If I Was Boss of Our Healthcare System This Is How I'd Help Busy Moms

Why aren't doctors using the internet to make things easier for us

I'm a Doctor, And This Is Why I Want to Move Towards Digital Health Records | YMCTech | YummyMummyClub.ca

Working in a hospital and being a mom gives me a unique perspective on our healthcare system. Aside from my work-related responsibilities and my regular family errands like groceries and back to school shopping, I'm also inundated with these time consuming tasks to manage my family's health:

  • Call my family doctor to book my eldest son’s next follow-up appointment and review the latest report from his urologist.
  • Find my twins’ vaccination record cards with dates to transfer to the information to their school registration forms.
  • Gather my youngest son’s physical therapy receipts together to submit for reimbursement to our extended health plan.
  • Try to remember when I had my last pap smear and figure out when I need to book another as part of my next annual physical with my family doctor.

As a busy mom of 4, if I can’t easily do it on my phone, it often doesn’t happen. I know I’m not alone, am I right?

As a health professional, I have the insider medical scoop and see so much potential for using new types of digital tools for patient care. But sadly, I’m left wondering why none of it is actually making my medical to-do list any easier...so far. While my family has a fantastic family doctor and health care team, we’re not one of the lucky families who are able to book doctors’ appointments online yet. The possibilities are almost limitless when it comes to the value a new age of digital health can bring to parents and families.

With digital technology, I could book that appointment with my family doctor online (or better yet, access the urologists’ report myself). Imagine if my twins’ vaccination record was easily accessible online and could be magically downloaded to their school at my request? With digital health technology, I can submit health claims online. I could check online to see when my last pap smear was done and, better yet, receive an electronic message on my phone when it’s time for a follow-up. Instead of spending 10-minutes during my annual physical answering my doctor’s questions, information from my Fitbit or the other health apps could be fed into my doctor's system to get a fuller picture of my lifestyle and make better recommendations for my care.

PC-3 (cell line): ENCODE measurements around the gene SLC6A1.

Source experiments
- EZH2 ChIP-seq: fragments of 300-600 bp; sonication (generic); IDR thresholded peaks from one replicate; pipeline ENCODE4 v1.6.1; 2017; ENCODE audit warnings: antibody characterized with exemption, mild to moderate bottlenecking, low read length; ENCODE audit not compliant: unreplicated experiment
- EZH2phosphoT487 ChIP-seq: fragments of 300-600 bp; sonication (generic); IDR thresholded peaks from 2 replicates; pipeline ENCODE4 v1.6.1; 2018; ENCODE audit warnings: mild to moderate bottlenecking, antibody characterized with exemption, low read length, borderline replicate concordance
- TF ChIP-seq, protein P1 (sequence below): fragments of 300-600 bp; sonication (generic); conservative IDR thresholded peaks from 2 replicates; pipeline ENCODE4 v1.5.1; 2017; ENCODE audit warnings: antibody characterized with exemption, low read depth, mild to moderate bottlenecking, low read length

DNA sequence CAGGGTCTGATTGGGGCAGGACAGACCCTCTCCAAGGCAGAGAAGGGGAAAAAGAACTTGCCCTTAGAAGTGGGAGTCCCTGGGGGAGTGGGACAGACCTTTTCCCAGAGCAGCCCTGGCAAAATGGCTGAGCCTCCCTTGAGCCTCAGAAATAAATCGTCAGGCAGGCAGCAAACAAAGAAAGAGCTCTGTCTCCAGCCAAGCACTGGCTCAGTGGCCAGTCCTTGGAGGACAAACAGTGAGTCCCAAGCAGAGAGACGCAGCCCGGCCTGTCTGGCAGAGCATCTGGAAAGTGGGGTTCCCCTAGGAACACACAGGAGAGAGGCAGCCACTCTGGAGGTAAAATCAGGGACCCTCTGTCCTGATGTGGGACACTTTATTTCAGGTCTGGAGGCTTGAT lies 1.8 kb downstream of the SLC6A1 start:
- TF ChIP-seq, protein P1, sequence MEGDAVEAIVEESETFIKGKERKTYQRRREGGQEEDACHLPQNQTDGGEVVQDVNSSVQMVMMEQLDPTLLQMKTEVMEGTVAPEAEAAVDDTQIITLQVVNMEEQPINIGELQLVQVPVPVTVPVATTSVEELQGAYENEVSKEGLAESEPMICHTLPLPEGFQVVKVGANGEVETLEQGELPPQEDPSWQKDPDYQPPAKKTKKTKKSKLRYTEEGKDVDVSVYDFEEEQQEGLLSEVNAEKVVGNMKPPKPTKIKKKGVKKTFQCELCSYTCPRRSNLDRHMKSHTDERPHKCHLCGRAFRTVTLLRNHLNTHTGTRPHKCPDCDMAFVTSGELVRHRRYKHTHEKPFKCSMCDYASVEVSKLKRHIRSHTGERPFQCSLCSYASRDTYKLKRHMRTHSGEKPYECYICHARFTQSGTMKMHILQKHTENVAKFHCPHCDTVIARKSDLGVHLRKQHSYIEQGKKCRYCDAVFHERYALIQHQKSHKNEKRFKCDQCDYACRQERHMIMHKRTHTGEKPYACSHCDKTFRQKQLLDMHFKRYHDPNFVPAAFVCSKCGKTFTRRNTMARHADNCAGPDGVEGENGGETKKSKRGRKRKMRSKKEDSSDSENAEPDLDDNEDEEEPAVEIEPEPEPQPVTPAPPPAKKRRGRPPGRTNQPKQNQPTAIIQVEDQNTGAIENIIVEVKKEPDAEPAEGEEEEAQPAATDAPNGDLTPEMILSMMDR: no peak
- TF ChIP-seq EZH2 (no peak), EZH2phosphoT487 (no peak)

Wouldn't it be amazing to book appointments and get health information about your kids by not having to wait or jump through hoops to get it? Getting information in a timely manner into the right hands is a challenge when not all members of the patient care team are on board using digital tools. If I were boss of the healthcare system, I would make it mandatory for patients, parents, and health care providers to be on the same page and use the same technology to communicate. Why is it that 91% of Canadians have used online banking in the last 12 months but only 40% have submitted health claims, and only 15% have renewed prescriptions or booked appointments using the internet? We clearly have a long way to go. But thanks to innovative companies like TELUS, we’re starting to get there.

Our country needs more companies like TELUS Health who are committed to improving the way we're using digital tools to improve our health. Their ongoing investment in innovative technologies is going to make my life as a parent, and my job as a health care provider simpler, more streamlined and ultimately more cost-effective. To date, more than 14,000 physicians are using TELUS' electronic medical records and over 2,800 pharmacies are using their pharmacy solutions. And this is just the start! Every time I visit my family doctor, I gently suggest that they look into getting their processes online.

On behalf of busy moms everywhere struggling with their to-do lists, thank you to TELUS, and all the healthcare providers around the country making our lives easier by giving us the tools to manage our families' health online. My final rule, if I were the boss (of the world), is for everything to be managed through our phones. How amazing would that be?

When not chasing after her four young kids, Dr. Christine Chambers is a child clinical psychologist and Professor in the Departments of Pediatrics and Psychology & Neuroscience at Dalhousie University. Christine has been studying children’s pain for over 20-years and is based in the Centre for Pediatric Pain Research at the IWK Health Centre. Christine is tired of seeing so much great child health research just sitting on the shelf. She is determined to make sure this information gets into the hands of families who can use it!

Follow Christine on Twitter: @drcchambers
Visit her at: http://pediatric-pain.ca/faculty/christine-chambers